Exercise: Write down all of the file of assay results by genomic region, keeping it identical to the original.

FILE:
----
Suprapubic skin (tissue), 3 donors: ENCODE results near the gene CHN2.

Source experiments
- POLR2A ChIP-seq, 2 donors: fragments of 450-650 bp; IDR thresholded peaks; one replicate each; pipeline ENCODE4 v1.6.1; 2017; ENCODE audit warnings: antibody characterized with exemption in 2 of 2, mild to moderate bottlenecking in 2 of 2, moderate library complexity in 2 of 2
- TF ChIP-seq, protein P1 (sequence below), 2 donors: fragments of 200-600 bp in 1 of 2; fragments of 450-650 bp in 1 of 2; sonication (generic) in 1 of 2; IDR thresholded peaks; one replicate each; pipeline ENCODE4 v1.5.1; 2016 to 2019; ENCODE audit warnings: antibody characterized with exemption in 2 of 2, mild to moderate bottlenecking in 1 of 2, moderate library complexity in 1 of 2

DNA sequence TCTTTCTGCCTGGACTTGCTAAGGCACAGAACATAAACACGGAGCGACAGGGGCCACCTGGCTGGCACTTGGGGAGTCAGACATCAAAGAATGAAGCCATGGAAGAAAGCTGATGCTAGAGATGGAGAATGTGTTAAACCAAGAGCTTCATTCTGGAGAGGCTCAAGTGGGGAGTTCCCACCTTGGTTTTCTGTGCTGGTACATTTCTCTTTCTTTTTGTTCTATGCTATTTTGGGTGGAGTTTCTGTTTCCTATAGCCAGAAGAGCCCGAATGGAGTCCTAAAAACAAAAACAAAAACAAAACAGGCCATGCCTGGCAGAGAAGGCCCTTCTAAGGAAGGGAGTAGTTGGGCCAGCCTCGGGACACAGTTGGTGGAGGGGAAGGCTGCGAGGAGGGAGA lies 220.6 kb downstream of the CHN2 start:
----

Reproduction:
Suprapubic skin (tissue), 3 donors: ENCODE results near the gene CHN2.

Source experiments
- POLR2A ChIP-seq, 2 donors: fragments of 450-650 bp; IDR thresholded peaks; one replicate each; pipeline ENCODE4 v1.6.1; 2017; ENCODE audit warnings: antibody characterized with exemption in 2 of 2, mild to moderate bottlenecking in 2 of 2, moderate library complexity in 2 of 2
- TF ChIP-seq, protein P1 (sequence below), 2 donors: fragments of 200-600 bp in 1 of 2; fragments of 450-650 bp in 1 of 2; sonication (generic) in 1 of 2; IDR thresholded peaks; one replicate each; pipeline ENCODE4 v1.5.1; 2016 to 2019; ENCODE audit warnings: antibody characterized with exemption in 2 of 2, mild to moderate bottlenecking in 1 of 2, moderate library complexity in 1 of 2

DNA sequence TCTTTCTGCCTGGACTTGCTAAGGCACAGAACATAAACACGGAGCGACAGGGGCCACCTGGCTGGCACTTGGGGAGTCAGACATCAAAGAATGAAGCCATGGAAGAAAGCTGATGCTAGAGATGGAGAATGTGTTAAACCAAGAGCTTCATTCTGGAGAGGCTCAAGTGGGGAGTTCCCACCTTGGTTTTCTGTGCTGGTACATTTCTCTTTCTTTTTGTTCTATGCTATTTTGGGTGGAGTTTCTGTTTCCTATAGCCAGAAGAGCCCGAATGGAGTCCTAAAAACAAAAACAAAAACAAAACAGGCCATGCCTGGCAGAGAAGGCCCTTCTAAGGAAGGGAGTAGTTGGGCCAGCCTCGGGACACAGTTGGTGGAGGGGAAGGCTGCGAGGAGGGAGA lies 220.6 kb downstream of the CHN2 start: